Mensch tracht, un Gott lacht

Wednesday, July 26, 2017

"I am not an anarchist"

My great-grandfather's sworn Declaration of Intention, 1919. I am reasonably certain our immigration papers do not include this language these days.

Sunday, July 23, 2017

Why isn't Congress getting more done?

Over at Instapundit Ed Driscoll asks why Congress isn't getting more done. The GOP holds the presidency, the House and the Senate (although the Senate only by a very thin 2-vote margin). So, why isn't there more legislative action? I propose a four-part explanation for why Congress wasn't ramped up and reading to go with a set of reform bills once President Trump was sworn into office:

Why weren't the bills lined up and ready to go? Three reasons: expectations, time, focus and desire. Expectations: because the GOP establishment/insiders/leadership thought Trump would lose and didn't want to waste the time to put together a positive legislative agenda when their strategy was going to be more meaningless repeal votes and jamming legislative action on what they thought would be President HRC's agenda. 

Time: it takes months and months to draft a significant piece of legislation, and years to put together a thoughtful sequence of legislative pieces that work together to advance a coherent agenda. Trump's economic agenda, whatever its inadequacies, is coherent: defend American markets from overburdensome taxation, regulation and trade policies. Now, he might be all wrong about how to do that -- he might be completely wrong about the nature of the problems facing the American economy. But his agenda, given its assumptions, is coherent. Legislatively crafting that agenda -- coordinating all the moving parts -- to get it done in the first 100 days or even the first 1000 days would have required the legislative drafting to begin at least a year or two prior to the election. Nobody was thinking that far ahead at that point, not Trump, and certainly not the GOP establishment/insiders/leadership. 

Focus: Trump's team has been distracted since he won the election, both by the breadth of what it is working on and by the media assault that it is under 24/7. Reagan understood, when he came into office, that even if he was a 2 term president he would only really get 4 or 5 things done. So, he focused like a laser beam on those 4 or 5 things: tax cuts/reform, regulatory reform, putting the Soviet Union on the read to extinction, SDI (arguably a sub-set of his Soviet policy), and getting better judges appointed to the judiciary. And even Reagan's success on those 4 or 5 things was mixed (cough, Justice O'Conner, cough, Justice Kennedy, cough). When Reagan got distracted, bad things happened (Lebanon, Iran-Contra, the illegal immigrant amnesty). The point being, Reagan wanted to fix 1000 things and had to settle for ... addressing 4 or 5 things. Trump wants to fix 1000 things and is trying to fix 1000 things. He needs to prioritize. When he does (Gorsuch, regulatory reform) he gets results. When he doesn't (everything else), he stalls.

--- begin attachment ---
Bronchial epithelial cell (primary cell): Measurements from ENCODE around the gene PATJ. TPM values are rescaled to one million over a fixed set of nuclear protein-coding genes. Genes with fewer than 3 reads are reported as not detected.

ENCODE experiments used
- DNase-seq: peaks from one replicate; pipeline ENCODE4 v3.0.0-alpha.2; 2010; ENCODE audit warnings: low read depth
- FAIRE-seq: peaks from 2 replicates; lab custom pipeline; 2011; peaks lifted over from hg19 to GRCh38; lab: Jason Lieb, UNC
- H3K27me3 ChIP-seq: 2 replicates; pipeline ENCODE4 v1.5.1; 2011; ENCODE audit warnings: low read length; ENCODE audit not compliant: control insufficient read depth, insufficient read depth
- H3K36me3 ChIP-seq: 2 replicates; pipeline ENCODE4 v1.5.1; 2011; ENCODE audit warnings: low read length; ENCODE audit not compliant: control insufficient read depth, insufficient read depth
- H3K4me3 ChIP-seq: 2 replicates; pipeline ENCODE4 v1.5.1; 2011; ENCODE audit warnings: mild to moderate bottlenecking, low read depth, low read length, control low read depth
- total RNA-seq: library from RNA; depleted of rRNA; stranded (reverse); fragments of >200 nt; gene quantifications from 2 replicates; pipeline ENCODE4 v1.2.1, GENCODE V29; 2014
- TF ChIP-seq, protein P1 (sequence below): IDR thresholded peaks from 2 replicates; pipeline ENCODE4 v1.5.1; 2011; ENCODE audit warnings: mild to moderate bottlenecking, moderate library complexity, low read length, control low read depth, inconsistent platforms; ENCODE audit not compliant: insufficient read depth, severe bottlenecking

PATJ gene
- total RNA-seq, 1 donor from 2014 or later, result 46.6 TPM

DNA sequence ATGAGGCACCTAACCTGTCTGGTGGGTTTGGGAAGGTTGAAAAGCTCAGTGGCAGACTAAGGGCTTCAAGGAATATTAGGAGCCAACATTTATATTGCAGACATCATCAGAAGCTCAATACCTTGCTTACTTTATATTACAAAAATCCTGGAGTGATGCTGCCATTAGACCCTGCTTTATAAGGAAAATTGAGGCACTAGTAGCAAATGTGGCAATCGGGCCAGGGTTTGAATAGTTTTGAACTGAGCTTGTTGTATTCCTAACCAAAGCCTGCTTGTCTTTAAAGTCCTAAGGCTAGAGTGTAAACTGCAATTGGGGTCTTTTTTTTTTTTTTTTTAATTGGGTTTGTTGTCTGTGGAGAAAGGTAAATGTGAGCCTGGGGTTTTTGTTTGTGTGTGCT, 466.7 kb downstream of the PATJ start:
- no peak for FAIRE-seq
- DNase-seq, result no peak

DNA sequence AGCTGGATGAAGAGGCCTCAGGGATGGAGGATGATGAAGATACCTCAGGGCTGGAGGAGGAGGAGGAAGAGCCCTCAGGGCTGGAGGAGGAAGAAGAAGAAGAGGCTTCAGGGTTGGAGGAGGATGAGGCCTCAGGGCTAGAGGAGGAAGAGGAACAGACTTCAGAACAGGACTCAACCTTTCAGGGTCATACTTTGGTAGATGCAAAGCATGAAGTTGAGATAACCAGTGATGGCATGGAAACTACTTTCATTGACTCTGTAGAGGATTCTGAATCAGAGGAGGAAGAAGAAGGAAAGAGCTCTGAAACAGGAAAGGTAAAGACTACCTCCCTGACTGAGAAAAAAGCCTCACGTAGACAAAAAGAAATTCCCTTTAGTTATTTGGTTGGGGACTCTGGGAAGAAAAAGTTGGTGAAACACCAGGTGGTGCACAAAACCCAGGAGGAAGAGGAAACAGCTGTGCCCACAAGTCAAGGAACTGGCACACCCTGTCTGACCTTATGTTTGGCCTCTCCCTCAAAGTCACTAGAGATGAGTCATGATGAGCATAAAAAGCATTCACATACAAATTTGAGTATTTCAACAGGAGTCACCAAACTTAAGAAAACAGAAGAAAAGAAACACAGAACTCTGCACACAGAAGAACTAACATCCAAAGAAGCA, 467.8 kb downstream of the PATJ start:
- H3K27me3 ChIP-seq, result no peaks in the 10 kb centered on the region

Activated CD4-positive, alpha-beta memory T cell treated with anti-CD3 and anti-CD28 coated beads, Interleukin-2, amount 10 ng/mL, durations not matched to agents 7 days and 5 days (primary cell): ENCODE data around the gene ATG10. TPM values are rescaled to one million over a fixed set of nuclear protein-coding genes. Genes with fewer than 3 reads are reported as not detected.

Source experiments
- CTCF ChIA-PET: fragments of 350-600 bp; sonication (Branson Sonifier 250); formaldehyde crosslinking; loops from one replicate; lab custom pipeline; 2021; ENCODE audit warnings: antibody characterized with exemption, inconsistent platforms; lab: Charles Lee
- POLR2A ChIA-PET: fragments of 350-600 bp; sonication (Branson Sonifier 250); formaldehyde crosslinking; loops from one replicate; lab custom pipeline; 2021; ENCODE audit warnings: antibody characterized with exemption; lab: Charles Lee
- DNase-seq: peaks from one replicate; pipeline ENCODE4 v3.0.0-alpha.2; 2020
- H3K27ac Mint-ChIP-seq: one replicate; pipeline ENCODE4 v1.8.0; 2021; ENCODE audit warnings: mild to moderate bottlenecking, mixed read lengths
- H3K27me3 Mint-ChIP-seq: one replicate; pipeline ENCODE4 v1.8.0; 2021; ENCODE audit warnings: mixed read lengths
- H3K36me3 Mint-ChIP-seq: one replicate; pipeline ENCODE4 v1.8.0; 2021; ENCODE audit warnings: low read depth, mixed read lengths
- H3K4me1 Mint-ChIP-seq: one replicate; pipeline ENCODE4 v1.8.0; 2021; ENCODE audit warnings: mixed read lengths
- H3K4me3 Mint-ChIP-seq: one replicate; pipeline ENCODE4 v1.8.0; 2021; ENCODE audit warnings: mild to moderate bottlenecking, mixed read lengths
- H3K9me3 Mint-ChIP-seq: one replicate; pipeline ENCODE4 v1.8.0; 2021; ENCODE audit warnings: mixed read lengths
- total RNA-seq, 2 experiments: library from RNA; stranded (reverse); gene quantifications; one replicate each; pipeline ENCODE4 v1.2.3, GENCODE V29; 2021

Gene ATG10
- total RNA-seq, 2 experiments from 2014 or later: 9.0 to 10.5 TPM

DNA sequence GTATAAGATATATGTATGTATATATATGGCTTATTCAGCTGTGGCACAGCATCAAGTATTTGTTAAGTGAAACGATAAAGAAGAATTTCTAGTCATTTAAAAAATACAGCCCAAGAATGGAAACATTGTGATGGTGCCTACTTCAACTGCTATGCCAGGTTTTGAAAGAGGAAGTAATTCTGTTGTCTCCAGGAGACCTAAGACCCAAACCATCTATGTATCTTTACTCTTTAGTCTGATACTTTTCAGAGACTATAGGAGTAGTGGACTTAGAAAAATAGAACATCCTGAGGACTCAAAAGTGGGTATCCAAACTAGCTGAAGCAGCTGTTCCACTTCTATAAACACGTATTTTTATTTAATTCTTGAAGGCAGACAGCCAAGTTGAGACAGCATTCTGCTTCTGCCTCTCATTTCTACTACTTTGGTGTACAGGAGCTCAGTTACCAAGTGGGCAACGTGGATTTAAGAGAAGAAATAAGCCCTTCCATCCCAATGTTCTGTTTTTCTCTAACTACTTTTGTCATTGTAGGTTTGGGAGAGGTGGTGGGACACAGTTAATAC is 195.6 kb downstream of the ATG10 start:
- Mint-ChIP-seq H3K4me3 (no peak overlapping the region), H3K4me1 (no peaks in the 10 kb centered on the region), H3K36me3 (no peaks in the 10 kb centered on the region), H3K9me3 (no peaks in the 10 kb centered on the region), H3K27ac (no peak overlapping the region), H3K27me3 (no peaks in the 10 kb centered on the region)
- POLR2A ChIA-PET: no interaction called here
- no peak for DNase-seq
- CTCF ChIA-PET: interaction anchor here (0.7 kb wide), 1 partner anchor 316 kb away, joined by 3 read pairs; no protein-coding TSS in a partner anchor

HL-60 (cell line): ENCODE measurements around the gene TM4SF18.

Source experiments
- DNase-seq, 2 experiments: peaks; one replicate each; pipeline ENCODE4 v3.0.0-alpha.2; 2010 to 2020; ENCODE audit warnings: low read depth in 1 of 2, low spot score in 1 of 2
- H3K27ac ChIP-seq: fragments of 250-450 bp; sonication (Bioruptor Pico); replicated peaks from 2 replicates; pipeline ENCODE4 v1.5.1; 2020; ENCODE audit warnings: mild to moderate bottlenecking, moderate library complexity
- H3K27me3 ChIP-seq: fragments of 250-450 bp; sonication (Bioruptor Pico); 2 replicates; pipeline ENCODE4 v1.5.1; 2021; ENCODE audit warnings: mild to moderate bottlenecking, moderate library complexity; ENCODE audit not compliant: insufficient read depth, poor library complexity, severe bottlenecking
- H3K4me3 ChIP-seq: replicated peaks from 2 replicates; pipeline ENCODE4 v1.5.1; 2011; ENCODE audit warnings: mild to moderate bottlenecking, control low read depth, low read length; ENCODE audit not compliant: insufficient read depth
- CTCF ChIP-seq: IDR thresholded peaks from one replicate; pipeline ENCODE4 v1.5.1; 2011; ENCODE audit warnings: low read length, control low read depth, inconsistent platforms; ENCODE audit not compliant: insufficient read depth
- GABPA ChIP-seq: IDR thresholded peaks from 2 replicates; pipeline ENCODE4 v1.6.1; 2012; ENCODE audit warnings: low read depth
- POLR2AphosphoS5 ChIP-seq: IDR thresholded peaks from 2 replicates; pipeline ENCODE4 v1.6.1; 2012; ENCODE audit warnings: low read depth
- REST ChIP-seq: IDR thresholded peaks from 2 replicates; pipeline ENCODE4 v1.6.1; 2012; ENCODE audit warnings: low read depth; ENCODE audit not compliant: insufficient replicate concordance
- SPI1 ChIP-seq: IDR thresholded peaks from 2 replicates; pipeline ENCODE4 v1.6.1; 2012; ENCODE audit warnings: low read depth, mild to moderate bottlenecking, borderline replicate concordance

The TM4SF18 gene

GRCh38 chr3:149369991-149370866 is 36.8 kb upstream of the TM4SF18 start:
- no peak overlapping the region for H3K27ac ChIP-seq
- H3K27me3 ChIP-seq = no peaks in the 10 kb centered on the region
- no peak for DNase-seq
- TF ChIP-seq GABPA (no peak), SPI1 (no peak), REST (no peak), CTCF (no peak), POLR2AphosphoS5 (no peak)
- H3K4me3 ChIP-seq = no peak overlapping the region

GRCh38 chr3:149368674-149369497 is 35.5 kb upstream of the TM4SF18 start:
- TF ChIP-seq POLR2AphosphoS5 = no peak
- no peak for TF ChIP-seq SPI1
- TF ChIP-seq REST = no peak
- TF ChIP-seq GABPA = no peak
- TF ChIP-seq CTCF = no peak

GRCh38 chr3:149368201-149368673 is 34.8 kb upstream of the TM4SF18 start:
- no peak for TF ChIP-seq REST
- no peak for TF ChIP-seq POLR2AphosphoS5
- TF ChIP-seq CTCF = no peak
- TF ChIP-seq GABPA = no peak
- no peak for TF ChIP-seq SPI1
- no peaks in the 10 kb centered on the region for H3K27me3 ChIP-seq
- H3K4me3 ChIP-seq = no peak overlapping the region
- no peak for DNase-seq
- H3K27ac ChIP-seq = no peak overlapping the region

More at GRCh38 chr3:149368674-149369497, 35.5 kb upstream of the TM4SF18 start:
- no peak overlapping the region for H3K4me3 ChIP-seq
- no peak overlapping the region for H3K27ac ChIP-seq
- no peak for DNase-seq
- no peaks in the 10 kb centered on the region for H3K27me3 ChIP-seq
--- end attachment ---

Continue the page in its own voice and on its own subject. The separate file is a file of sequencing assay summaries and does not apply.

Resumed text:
Desire: the GOP establishment very much wants Trump to fail. Mosts of those folks are part of the open borders-free trade globalization elite that very much would like to see the United States become more fully integrated into trans-national trading blocs -- at the cost of the nation's sovereignty and the prosperity of most of our people. Trump's campaign and administration thus far have been a solid repudiation of the globalization ethos. Trump is an American nationalist, as his inaugural address made clear. The GOP congressional leadership and the people who run the party are ... not. 

Bob Bauer’s Free Speech Problem and Ours

We have a free speech problem in America. I have talked about it before. It starts with the judiciary. See Seth Barrett Tillman, This Is What Is Wrong with the American Judiciary, The New Reform Club (Mar. 16, 2017, 4:23 AM), But the wider legal community has embraced the same legal philosophy. They want you to shut up, and if you don’t shut up, there is always punishment. Here is an example.

[First,] [t]he President resents Jeff Sessions’s decision to recuse himself and says that he would not have nominated an attorney general who intended to follow the recusal rules in this case. [Second,] [the President] also doubts that he can trust Deputy Attorney General Rod Rosenstein, because he was US Attorney in a city, Baltimore, that is Democratic in its voting pattern. In neither case does the [P]resident seem to appreciate, or be moved by, the conception of professionalism, including independence and impartiality of judgment. And, of course, Trump’s continued emphasis on the supreme importance to him of loyal subordinates in the ranks of law enforcement will not serve him well as prosecutors form a picture of him in evaluating evidence of obstruction.[1]

Let’s take these claims one at a time. “[T]he President resents Jeff Sessions’s decision to recuse himself and says that he would not have nominated an attorney general who intended to follow the recusal rules in this case.” First, Bob Bauer does not quote the President saying any such thing. What Bauer means is whatever the President said, this is what his words really mean. The second thing to note is the event at issue is one which happened in the past—it is not something which is happening now or is yet to happen; rather, it relates to Trump’s opinion as to a past event and how, hypothetically, he would have done it differently. So what is the problem? Trump, according to Bauer, resents Sessions’s decision. Is that view illegal? Is it a threat or a promise to do something illegal in the future? Bauer’s view amounts to this: the President holds the wrong opinion as to a past event.